The law of attraction is the main reason for this and so does the temptation. If a man can not over come the habit of smoking immediately how will s/he overcome such other habits. It is an habit that is developed by an individual and nothing to do with satisfaction.

  • rayban

    Great choices, John, and you cover three different genres – film noir, comedy and sexist thriller – by the way, “The World of Henry Orient” is an inspired choice.

    In this category, Fritz Lang’s “Scarlet Street” with Edward G. Robinson, Joan Bennett and Dan Duryea is pretty much of a “must-see”, I think.

  • Nikki

    There are so many great films to choose from. “The Captain’s Paradise”; “Brief Encounder”; “Ice Storm”; “Hotel Paradiso”; and “Alfie”; “Divorce Italian Style”; “Intermezzo”; “Brief Encounter”; “Slueth”; and of course “The Postman Always Rings Twice”

  • dan

    Double Indemnity and Scarlet Street, particularly the latter since it is rarely if ever shown, are my tops. I can always recall “lazylegs.” But you have to be old to have seen the original releases.

  • Ron

    Peter Greenaway’s shocking: The Cook, The Thief, His Wife and Her Lover.

  • John Farr

    these are all great titles…love nikki’s list and yes-scarlet street…also lang’s first film with those same stars the prior year: woman in the window…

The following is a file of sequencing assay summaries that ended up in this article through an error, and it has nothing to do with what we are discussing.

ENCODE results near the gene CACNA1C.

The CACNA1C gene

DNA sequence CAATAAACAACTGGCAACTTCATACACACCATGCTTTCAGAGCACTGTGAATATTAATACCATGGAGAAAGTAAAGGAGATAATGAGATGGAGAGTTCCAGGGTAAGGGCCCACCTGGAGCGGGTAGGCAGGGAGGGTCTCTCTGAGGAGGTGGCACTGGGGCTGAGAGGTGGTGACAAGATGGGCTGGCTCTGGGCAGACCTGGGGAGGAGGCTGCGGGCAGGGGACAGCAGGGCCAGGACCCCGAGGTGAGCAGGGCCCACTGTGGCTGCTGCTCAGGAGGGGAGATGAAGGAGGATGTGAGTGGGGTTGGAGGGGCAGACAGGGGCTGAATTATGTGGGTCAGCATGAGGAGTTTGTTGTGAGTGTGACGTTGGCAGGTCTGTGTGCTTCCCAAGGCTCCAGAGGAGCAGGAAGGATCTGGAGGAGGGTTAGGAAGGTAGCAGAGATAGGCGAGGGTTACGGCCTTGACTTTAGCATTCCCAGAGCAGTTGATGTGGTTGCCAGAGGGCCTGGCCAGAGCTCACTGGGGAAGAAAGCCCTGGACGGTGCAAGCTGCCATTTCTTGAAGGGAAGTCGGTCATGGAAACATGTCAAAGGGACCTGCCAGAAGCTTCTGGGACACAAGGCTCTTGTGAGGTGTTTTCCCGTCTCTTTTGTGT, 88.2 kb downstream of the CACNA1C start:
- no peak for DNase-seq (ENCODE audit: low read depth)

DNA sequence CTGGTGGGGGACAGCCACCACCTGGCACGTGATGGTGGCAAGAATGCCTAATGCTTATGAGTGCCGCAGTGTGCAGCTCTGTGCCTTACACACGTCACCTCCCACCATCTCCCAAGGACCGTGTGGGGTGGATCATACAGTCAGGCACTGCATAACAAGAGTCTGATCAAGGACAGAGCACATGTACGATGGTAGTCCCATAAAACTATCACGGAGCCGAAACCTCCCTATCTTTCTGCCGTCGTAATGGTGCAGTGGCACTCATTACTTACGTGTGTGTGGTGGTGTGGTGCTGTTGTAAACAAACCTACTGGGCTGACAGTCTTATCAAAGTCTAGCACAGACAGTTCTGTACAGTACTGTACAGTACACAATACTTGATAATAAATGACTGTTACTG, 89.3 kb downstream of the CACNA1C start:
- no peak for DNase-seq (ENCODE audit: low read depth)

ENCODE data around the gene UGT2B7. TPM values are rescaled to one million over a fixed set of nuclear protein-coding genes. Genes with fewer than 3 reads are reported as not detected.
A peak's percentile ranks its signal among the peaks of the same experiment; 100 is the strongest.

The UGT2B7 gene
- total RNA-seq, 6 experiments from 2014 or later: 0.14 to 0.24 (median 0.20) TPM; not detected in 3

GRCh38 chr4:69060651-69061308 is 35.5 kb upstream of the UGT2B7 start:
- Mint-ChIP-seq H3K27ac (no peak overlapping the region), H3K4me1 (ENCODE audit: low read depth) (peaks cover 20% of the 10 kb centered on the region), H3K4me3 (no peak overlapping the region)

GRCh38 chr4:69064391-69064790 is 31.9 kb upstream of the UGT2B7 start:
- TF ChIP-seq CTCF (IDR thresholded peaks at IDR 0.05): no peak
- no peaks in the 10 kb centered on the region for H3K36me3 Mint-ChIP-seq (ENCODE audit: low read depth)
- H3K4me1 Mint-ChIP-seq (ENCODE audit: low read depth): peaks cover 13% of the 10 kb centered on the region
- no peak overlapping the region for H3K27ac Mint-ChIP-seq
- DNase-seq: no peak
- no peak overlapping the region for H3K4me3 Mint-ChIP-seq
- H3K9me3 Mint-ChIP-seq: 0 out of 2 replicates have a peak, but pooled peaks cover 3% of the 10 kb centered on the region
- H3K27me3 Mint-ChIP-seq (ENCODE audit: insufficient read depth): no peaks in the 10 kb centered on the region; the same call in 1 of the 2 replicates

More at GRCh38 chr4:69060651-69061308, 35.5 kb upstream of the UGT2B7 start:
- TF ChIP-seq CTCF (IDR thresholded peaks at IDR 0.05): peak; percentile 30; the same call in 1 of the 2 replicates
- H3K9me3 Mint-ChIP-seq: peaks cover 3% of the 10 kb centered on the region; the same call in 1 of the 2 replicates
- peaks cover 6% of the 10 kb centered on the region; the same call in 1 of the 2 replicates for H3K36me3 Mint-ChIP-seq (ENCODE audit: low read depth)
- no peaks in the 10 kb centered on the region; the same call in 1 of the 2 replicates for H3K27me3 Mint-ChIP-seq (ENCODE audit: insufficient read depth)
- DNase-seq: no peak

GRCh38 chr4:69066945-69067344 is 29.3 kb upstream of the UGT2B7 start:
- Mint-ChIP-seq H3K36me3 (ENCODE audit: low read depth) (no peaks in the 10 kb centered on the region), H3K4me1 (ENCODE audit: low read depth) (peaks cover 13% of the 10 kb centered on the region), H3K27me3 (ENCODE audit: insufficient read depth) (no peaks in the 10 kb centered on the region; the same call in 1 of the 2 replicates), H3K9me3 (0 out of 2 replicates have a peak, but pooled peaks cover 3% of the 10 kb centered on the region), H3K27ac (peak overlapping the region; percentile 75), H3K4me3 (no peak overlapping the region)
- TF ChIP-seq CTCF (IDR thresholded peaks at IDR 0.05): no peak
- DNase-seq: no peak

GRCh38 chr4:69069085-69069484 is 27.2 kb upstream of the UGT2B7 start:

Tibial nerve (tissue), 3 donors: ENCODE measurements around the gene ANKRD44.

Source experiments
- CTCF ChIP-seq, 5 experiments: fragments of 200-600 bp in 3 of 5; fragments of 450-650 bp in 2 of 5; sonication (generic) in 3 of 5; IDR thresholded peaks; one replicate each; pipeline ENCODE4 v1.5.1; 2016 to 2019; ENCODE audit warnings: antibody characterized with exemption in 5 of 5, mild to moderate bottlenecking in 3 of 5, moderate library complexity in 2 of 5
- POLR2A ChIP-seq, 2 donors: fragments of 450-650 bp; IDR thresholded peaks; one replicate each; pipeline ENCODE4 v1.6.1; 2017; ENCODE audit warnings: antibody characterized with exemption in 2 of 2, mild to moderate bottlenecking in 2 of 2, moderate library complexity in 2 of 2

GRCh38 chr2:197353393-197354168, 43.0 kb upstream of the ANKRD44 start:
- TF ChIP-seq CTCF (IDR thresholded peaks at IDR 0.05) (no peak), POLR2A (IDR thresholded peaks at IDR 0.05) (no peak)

• kimmie

    “Brief Encounter” – an excellent film. And I love that Rachmaninoff score!

  • rayban

    I’d love to add “The Bridges of Madison County” – in the hands of Clint Eastwood and Meryl Streep, that film had a great deal of power.

  • learn mind power guy

    Force factor,
    Sorry to tell you . . . The Law of Attraction . . . ISN’T!!

    A Law that is!

    Maybe in the way of The Law of Diminishing Returns, which says; after certain critical mass, a product loses value in direct proportion to its higher cost.

    Maybe in the way of Murphy’s Law: if something can go wrong it will.

    Maybe in the way of judicial law “We state that serial rapist is an innocent victim of women’s wantonness; Case Dismissed!”

    But certainly not in the way of Newton’s 3rd Law of Motion. Can you imagine playing pool and more than half the time you strike a ball IT REFUSES TO BUDGE!!!!!! “Oh sorry, other conditions: the felt, the slate, the cue, table height; weren’t quite right”

    But certainly not in the way of The Law of Gravity. Can you imagine jumping off a brick fence and over half the time you jut hang there in mid-air? “Oh sorry, other conditions: metal under the pavement, a northerly wind, wasn’t concentrating hard enough when I jumped, the fence had an incline; weren’t quite right”

    But certainly not in the way of Pythagorus’ theorem. “Hey guys, 65% of the triangles I draw, DON”T have squares on the other sides that add up to the square on the hypotenuse.

    But who cares? It’s still a law. Sites like this dwell on the topic.

    So again, The Law of Attraction is NOT a Bona Fide law!! It’s all symbolic conjecture by Abraham-Hicks. If you honestly believe The Law of Attraction is a universal law, as proclaimed by Bob Proctor, Joe Vitale, Rhonda Byrne et al, you really need to adjust your thinking, guys!! Don’t allow marketing guru hysteria to do your thinking for you.